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Titre du document / Document title

Initial data from the Mars Global Surveyor thermal emission spectrometer experiment : Observations of the Earth

Auteur(s) / Author(s)

CHRISTENSEN P. R. (1) ; PEARL J. C. (2) ;

Affiliation(s) du ou des auteurs / Author(s) Affiliation(s)

(1) Department of Goelogy, Arizona State University, Tempe, ETATS-UNIS
(2) Goddard Space Flight Center, Greenbelt, Maryland, ETATS-UNIS

Résumé / Abstract

The thermal emission spectrometer (TES) on the Mars Global Surveyor spacecraft acquired observations of the Earth from a distance of 4.7 million km for instrument performance characterization on November 24, 1996. The data were calibrated using an internal reference surface and deep space in a manner identical to that which will be used in Mars orbit, and scaled to account for the fact the Earth filled only 9.3% of the field of view. These first, calibrated, in-flight spectra from the TES confirm the expected instrument performance and radiometric accuracy and precision. The data provide the first known whole-disk thermal infrared spectral observations of the Earth. These spectra represent how an Earth-like planet would appear during a search for extrasolar planets. Spectral features in the Earth's atmosphere are readily apparent; CO2 (centered at 668 cm-1), ozone (1000-1075 cm-1), and water vapor (200-550 and 1260-1650 cm-1) absorptions are evident. Radiation at the center of the CO2 hand arises mainly from the lower stratosphere; near 650 and 700 cm-1 from near the tropopause; and further into the band wings from the troposphere and surface. Thus, in the disk-averaged sense, the spectrum indicates a warm stratosphere above a tropopause somewhat colder than 215 K, in good agreement with results from similar instruments previously flown in low Earth orbit. The atmospheric window between approximately 800 and 1200 cm-1 is relatively featureless, as expected, given the observing geometry centered over the Pacific Ocean and the partial obscuration by clouds. The derived window brightness temperature, assuming an emissivity of unity, is 270 K, a reasonable average temperature of the ocean surface, the polar regions, and the cloud tops, especially given the uncertainties in the exact scaling to account for the fact that the Earth did not fill the field of view.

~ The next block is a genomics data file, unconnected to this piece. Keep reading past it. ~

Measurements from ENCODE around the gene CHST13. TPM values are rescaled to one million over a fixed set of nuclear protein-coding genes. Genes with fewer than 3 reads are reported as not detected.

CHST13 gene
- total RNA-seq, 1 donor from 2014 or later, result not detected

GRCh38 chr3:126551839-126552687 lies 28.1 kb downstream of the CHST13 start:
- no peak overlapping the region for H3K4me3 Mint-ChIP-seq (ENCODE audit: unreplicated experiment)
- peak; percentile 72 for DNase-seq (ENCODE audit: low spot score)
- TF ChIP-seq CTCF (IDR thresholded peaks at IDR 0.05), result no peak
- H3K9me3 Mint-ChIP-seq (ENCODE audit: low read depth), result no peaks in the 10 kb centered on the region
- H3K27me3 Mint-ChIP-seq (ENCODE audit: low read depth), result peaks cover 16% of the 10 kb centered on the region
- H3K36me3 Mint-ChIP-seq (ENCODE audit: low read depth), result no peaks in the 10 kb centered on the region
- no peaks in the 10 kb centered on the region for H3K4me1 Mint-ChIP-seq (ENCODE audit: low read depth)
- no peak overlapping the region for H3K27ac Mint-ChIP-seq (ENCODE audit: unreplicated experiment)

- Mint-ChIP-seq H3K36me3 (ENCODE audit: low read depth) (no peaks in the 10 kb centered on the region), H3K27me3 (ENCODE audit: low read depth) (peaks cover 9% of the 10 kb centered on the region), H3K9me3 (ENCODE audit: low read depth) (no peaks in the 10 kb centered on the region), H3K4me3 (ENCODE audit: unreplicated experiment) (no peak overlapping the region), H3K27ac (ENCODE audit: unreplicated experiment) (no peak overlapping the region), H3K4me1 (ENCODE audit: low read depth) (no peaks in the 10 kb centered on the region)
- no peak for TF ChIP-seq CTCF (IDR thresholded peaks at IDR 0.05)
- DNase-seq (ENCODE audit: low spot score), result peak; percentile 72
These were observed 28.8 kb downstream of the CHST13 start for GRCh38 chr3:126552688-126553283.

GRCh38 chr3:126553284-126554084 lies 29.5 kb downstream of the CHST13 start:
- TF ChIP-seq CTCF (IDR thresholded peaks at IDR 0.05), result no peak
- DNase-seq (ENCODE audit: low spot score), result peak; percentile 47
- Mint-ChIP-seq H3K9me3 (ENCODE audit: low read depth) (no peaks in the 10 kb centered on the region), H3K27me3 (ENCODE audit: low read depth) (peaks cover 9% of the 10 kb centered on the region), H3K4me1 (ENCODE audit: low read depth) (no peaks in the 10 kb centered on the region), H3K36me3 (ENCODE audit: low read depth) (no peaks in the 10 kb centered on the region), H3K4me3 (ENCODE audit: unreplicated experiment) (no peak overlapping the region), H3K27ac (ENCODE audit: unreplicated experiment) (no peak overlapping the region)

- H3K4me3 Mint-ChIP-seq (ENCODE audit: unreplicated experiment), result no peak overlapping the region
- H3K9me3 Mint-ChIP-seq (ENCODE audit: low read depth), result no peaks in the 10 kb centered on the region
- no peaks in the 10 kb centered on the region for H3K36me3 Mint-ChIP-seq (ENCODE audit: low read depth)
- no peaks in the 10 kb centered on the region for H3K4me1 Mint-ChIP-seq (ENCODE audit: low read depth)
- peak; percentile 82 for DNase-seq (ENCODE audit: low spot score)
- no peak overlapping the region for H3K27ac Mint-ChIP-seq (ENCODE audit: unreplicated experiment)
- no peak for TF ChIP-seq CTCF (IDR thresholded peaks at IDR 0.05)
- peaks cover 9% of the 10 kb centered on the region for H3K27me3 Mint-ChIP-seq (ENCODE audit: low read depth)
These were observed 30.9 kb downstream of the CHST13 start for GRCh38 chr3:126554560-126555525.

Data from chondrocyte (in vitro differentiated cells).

Revue / Journal Title

Journal of geophysical research    ISSN  0148-0227 

Source / Source

1997, vol. 102, noE5, pp. 10875-10880 (9 ref.)

Langue / Language

Anglais

Editeur / Publisher

American Geophysical Union, Washington, DC, ETATS-UNIS  (1949) (Revue)

Mots-clés anglais / English Keywords

Earth planet

;

Planetary atmosphere

;

Space probe observation

;

Calibration

;

Performance

;

Emission spectrometry

;

Infrared spectrum

;

Spaceborne instruments

;

Mots-clés français / French Keywords

Planète Terre

;

Atmosphère planétaire

;

Observation par sonde spatiale

;

Etalonnage

;

Performance

;

Spectrométrie émission

;

Spectre IR

;

Instrument spatial

;

Mots-clés espagnols / Spanish Keywords

Planeta tierra

;

Atmósfera planetaria

;

Observación por sonda espacial

;

Contraste

;

Rendimiento

;

Espectrometría emisión

;

Espectro IR

;

Localisation / Location

INIST-CNRS, Cote INIST : 3144, 35400006160916.0010

Nº notice refdoc (ud4) : 2675257



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